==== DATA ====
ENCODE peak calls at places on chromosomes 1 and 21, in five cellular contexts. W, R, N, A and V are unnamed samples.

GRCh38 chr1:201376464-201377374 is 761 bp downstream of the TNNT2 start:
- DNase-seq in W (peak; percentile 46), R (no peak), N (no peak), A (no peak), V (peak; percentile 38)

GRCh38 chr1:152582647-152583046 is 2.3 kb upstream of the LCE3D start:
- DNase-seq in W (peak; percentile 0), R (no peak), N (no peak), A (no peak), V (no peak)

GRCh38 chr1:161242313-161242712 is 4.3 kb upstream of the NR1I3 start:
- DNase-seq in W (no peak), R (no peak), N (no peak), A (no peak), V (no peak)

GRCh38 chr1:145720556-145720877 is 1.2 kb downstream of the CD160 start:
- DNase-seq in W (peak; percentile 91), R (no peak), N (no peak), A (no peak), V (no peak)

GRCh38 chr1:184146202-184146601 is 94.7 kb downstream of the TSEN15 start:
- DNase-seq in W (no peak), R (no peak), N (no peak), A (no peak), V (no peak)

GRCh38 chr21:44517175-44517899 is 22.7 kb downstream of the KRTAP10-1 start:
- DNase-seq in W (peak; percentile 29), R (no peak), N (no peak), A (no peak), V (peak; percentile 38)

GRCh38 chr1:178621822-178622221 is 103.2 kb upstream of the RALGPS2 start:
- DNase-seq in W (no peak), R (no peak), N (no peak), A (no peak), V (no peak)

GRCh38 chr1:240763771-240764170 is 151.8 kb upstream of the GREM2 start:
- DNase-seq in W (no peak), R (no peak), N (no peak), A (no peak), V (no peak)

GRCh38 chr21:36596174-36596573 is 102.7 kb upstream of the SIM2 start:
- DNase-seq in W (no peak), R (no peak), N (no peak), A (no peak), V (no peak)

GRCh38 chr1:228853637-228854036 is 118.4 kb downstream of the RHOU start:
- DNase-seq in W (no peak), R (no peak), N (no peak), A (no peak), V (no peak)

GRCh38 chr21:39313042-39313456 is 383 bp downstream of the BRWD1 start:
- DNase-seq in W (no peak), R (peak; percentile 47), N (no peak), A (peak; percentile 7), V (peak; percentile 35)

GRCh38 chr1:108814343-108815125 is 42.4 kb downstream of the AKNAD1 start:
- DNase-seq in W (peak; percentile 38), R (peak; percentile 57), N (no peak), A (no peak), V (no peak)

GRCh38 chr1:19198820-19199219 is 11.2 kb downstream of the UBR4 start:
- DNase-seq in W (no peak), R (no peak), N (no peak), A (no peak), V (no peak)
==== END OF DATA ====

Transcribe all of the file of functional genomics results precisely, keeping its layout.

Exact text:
ENCODE peak calls at places on chromosomes 1 and 21, in five cellular contexts. W, R, N, A and V are unnamed samples.

GRCh38 chr1:201376464-201377374 is 761 bp downstream of the TNNT2 start:
- DNase-seq in W (peak; percentile 46), R (no peak), N (no peak), A (no peak), V (peak; percentile 38)

GRCh38 chr1:152582647-152583046 is 2.3 kb upstream of the LCE3D start:
- DNase-seq in W (peak; percentile 0), R (no peak), N (no peak), A (no peak), V (no peak)

GRCh38 chr1:161242313-161242712 is 4.3 kb upstream of the NR1I3 start:
- DNase-seq in W (no peak), R (no peak), N (no peak), A (no peak), V (no peak)

GRCh38 chr1:145720556-145720877 is 1.2 kb downstream of the CD160 start:
- DNase-seq in W (peak; percentile 91), R (no peak), N (no peak), A (no peak), V (no peak)

GRCh38 chr1:184146202-184146601 is 94.7 kb downstream of the TSEN15 start:
- DNase-seq in W (no peak), R (no peak), N (no peak), A (no peak), V (no peak)

GRCh38 chr21:44517175-44517899 is 22.7 kb downstream of the KRTAP10-1 start:
- DNase-seq in W (peak; percentile 29), R (no peak), N (no peak), A (no peak), V (peak; percentile 38)

GRCh38 chr1:178621822-178622221 is 103.2 kb upstream of the RALGPS2 start:
- DNase-seq in W (no peak), R (no peak), N (no peak), A (no peak), V (no peak)

GRCh38 chr1:240763771-240764170 is 151.8 kb upstream of the GREM2 start:
- DNase-seq in W (no peak), R (no peak), N (no peak), A (no peak), V (no peak)

GRCh38 chr21:36596174-36596573 is 102.7 kb upstream of the SIM2 start:
- DNase-seq in W (no peak), R (no peak), N (no peak), A (no peak), V (no peak)

GRCh38 chr1:228853637-228854036 is 118.4 kb downstream of the RHOU start:
- DNase-seq in W (no peak), R (no peak), N (no peak), A (no peak), V (no peak)

GRCh38 chr21:39313042-39313456 is 383 bp downstream of the BRWD1 start:
- DNase-seq in W (no peak), R (peak; percentile 47), N (no peak), A (peak; percentile 7), V (peak; percentile 35)

GRCh38 chr1:108814343-108815125 is 42.4 kb downstream of the AKNAD1 start:
- DNase-seq in W (peak; percentile 38), R (peak; percentile 57), N (no peak), A (no peak), V (no peak)

GRCh38 chr1:19198820-19199219 is 11.2 kb downstream of the UBR4 start:
- DNase-seq in W (no peak), R (no peak), N (no peak), A (no peak), V (no peak)